Information on dispensing volume and NIC can be found in the Prescription Cost Analysis (PCA).
Contractors can check the DND status of items using the NHS Dictionary of Medicines & Devices.
Click on a question below to reveal the answer.
Q. Can I endorse ‘DND' to claim exemption from discount deduction for unlicensed medicines?
The DND endorsement is no longer in use as the exemption from discount deduction is now automatic. Any DND endorsement will be ignored upon processing.
All unlicensed medicines not listed in Part VIIIB where the product has been sourced from a supplier holding a MHRA specials or importers licence are automatically eligible to be exempt from the discount deduction scale. Please see the unlicensed specials and imports page for further information.
Q. Are appliances eligible to be added to the list?
Made to Measure Elastic Hosiery and Trusses could formerly be found in Zero Discount List A but these products were removed from the Scheme in September 2006. The Department of Health and Social Care have refused to add appliances to the list for some time and have confirmed that appliances will not be eligible for entry into the list of ‘drugs for which discount is not deducted.’
The Department of Health and Social Care are currently reviewing the arrangements for the supply of appliances to primary care. A copy of the PSNC response to this consultation can be downloaded below.
In the response, PSNC highlighted the fact that an NHS pharmacy contractor is not contractually obliged to supply appliances that would not normally be supplied in the course of their business. Therefore if a contractor was faced with a loss through dispensing the item, they may choose not to dispense it.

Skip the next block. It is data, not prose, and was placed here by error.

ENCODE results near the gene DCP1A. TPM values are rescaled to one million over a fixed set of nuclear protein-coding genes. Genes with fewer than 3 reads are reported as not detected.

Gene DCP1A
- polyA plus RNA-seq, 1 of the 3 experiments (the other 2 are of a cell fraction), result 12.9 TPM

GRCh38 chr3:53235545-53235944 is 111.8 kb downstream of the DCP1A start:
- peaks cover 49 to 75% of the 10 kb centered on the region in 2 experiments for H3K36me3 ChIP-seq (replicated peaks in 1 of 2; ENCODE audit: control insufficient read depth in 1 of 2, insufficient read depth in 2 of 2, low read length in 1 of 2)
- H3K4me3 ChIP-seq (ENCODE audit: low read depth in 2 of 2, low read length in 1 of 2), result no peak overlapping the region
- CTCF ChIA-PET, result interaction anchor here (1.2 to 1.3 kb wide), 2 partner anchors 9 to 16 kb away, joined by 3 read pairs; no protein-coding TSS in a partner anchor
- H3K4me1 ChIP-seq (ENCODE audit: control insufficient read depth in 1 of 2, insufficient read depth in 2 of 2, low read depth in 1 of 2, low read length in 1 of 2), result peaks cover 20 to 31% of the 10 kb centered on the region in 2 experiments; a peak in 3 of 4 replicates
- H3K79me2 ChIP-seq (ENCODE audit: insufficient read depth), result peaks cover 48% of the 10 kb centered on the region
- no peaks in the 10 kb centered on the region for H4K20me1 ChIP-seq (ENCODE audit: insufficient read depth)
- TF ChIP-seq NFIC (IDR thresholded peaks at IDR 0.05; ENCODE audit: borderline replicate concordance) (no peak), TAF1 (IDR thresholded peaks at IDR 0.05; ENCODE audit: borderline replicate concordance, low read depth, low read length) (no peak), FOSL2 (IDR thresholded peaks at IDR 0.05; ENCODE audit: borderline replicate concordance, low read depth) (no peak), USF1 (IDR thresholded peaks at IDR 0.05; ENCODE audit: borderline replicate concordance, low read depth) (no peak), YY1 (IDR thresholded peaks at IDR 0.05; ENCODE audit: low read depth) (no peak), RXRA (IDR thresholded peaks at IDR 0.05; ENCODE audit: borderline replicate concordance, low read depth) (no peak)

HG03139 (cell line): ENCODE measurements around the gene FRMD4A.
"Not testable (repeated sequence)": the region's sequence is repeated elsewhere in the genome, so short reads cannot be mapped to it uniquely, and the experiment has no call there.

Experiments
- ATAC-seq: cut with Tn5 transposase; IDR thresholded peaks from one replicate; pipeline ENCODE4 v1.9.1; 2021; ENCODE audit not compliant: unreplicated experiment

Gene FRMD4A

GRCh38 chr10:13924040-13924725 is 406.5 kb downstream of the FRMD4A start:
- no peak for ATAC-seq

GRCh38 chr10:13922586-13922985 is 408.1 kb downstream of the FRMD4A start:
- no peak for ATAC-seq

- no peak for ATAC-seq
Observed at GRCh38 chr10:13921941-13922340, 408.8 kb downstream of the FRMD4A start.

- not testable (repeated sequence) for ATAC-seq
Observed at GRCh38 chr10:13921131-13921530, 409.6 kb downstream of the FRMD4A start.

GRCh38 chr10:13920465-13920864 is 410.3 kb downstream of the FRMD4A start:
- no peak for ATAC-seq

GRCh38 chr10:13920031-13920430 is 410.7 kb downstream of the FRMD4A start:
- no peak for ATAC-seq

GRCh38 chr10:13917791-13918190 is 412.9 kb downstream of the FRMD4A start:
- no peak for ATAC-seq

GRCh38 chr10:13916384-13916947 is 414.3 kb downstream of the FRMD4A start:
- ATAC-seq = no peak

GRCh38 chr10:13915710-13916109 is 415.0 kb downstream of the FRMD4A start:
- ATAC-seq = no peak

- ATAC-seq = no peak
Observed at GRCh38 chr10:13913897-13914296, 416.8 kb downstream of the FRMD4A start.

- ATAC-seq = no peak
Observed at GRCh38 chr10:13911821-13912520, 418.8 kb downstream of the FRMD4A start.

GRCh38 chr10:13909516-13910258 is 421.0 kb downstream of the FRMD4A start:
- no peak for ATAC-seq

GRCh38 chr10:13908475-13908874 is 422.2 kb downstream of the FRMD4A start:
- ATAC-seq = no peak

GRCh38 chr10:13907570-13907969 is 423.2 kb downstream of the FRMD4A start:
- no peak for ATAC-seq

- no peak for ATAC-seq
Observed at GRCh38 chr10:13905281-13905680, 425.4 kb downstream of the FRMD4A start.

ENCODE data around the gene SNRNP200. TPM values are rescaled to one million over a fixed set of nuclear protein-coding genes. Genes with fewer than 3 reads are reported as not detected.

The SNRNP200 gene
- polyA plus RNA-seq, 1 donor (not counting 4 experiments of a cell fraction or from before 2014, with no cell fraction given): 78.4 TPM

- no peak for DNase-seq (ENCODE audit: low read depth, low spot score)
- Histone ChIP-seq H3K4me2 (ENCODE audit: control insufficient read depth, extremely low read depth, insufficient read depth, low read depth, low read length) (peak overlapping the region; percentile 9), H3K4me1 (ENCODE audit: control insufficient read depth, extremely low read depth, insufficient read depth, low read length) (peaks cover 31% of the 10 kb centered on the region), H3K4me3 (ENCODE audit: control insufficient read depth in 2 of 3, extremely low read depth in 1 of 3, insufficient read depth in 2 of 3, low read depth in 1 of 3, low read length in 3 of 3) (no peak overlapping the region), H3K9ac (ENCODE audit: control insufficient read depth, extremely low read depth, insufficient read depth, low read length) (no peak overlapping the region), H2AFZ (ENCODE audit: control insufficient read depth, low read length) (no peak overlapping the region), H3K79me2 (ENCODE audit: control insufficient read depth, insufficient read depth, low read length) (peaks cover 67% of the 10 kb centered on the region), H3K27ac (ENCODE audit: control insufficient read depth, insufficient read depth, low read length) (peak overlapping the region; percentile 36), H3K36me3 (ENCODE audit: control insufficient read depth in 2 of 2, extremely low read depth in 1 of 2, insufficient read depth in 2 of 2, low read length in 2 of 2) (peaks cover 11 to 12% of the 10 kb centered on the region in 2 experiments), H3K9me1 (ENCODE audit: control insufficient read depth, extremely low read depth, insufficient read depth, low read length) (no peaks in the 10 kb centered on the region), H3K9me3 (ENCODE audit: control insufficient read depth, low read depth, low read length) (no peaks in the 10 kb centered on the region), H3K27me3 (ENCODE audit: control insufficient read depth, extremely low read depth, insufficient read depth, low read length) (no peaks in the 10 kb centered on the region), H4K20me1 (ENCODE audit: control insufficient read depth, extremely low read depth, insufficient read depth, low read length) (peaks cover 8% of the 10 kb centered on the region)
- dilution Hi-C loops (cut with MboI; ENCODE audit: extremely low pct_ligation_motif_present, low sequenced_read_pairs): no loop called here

PSNC strongly believes that where discount is not available when purchasing an appliance, to ensure patient access and care, the product should be exempt from discount deduction.
Q. Are borderline substances eligible to be added to the list?
Borderline substances are no longer automatically added to the list, and will need to fall under one of the above groups.
Q. If a product is in the list by brand name but the product has been prescribed generically, will the prescription item be exempt from discount deduction?
This depends on whether the product is listed generically in Part VIII of the Drug Tariff or not. If the product is not listed generically in Part VIII of the Drug Tariff, then the prescription will be priced based on the endorsed brand/manufacturer, therefore if that branded product is listed in the list of ‘Drugs for which Discount is not Deducted,’ the item will be exempt from discount deduction. For example, Revatio 20mg tablets are included in the list as this product meets the ‘three criteria’. The generic description for this product (Sildenafil 20mg tablets) is not included in Part VIII of the Drug Tariff, therefore prescriptions for this product will be priced based on the branded product endorsed. As Revatio is included in the list, a prescription for Sildenafil 20mg tablets would therefore also be exempt from discount deduction.